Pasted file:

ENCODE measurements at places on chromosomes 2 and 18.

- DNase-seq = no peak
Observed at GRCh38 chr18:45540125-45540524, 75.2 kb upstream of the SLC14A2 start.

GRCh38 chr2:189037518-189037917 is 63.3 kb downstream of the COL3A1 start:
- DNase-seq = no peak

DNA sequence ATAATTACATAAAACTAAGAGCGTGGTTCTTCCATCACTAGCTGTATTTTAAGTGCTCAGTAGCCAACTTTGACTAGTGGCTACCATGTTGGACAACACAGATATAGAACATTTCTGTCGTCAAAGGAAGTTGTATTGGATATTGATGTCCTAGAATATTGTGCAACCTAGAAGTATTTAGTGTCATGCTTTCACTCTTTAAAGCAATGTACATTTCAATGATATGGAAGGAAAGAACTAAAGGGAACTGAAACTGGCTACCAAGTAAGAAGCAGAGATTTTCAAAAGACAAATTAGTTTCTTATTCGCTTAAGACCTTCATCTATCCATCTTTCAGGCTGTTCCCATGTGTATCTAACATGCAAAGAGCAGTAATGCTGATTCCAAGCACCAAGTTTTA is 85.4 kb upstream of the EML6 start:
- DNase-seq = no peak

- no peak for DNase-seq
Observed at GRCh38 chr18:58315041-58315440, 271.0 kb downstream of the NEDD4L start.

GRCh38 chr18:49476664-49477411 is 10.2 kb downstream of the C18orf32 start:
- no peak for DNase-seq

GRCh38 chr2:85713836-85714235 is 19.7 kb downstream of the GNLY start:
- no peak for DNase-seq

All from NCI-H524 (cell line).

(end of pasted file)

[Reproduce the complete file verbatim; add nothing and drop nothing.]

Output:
ENCODE measurements at places on chromosomes 2 and 18.

- DNase-seq = no peak
Observed at GRCh38 chr18:45540125-45540524, 75.2 kb upstream of the SLC14A2 start.

GRCh38 chr2:189037518-189037917 is 63.3 kb downstream of the COL3A1 start:
- DNase-seq = no peak

DNA sequence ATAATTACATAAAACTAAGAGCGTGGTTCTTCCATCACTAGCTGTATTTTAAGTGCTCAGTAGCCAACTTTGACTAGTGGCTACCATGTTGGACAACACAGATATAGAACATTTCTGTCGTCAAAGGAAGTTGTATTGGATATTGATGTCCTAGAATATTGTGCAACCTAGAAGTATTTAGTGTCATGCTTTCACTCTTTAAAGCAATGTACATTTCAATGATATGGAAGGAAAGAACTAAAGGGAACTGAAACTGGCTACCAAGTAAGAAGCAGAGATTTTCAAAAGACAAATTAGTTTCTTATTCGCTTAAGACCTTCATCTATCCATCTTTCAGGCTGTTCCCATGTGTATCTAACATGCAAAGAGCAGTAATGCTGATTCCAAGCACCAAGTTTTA is 85.4 kb upstream of the EML6 start:
- DNase-seq = no peak

- no peak for DNase-seq
Observed at GRCh38 chr18:58315041-58315440, 271.0 kb downstream of the NEDD4L start.

GRCh38 chr18:49476664-49477411 is 10.2 kb downstream of the C18orf32 start:
- no peak for DNase-seq

GRCh38 chr2:85713836-85714235 is 19.7 kb downstream of the GNLY start:
- no peak for DNase-seq

All from NCI-H524 (cell line).